True, it seems a little irrational to lay that bike almost flat on a public roadway, skimming the ground with one knee. But there are a few benefits to adopting this position. You’ll want to use it wisely on winding country roads, at intersections and on highway entry and exit ramps.
|Photo: Philippe Champoux/Moto123.com|
It’s all about looks and smoothness
On a motorcycle, a good cornering position helps you achieve, and stay on, the right trajectory. You’ll have a better feel for tire grip, you’ll lower the bike’s mass and, especially, you’ll reduce its angle according to your speed. This position diminishes the risks of slipping and gives you more leeway.
To experience the full benefit, simply ride along a highway ramp at a comfortable speed. Never forget that braking hard inside a corner can make you wipe out. To slow down, use the engine brake instead and apply just feather the brakes. Before leaning into the corner, gradually move your inside foot back, pressing down only the ball of your foot to transfer your weight gently onto the foot peg.
Then, throw out your knee and hip on the same side. Once engaged in the corner, the bike will be straighter and easier to guide, and you’ll have a better feel for the tire grip on the tarmac. You always want to look as far as possible in the direction you’re going.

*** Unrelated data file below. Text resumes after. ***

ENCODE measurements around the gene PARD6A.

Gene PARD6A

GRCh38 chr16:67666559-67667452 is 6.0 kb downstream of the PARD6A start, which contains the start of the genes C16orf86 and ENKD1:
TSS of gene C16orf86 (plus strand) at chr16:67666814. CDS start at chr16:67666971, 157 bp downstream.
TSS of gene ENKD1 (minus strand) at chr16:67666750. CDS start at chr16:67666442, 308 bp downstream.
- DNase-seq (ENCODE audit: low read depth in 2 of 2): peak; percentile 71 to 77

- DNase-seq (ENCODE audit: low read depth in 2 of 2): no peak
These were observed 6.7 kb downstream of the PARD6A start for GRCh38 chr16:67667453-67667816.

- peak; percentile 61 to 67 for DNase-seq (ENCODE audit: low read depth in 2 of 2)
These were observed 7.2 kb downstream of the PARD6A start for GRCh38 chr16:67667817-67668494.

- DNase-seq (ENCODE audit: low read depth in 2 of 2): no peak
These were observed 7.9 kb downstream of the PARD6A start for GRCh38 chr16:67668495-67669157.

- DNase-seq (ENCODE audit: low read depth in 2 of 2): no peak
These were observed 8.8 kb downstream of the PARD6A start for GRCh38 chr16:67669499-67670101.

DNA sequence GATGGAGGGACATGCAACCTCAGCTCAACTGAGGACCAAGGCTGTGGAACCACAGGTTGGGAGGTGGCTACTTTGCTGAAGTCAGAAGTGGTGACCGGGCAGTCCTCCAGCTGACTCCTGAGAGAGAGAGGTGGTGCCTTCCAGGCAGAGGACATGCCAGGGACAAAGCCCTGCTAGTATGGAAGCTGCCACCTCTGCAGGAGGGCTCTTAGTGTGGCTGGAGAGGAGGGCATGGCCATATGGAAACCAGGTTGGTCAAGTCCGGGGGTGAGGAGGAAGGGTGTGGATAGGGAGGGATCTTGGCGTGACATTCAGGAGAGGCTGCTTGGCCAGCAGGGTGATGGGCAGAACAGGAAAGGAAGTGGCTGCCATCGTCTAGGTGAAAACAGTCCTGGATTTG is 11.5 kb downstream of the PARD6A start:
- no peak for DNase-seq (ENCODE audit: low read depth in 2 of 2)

After the apex, as soon as you’re out of the corner, counter push and transfer your weight on the opposite foot peg (the outside one), then accelerate gradually to straighten the bike. Don’t go back into the normal riding position until the bike is completely straight, and be very careful not to destabilize it when you do.
Not just a question of performance
On the track, the rider’s job is obviously to try to go faster with each lap to make up for the precious seconds lost while cornering, thus turning in ever better lap times. However, at a given speed, this advanced riding technique will also increase your safety, boost your self-confidence and, consequently, double your fun.
Whether you’re looking to improve your performance on the track or tame your machine on the road, don’t forget that practice is the key. There are other ways to increase your control in corners as well, such as shifting your torso, putting your elbow out and pointing your head in the direction of the turn, but I’ll save that for another day.
Now go out there and have some fun, you crazy kids.
|2011 Kawasaki Zx 10R (Photo: Filip Bertrand)|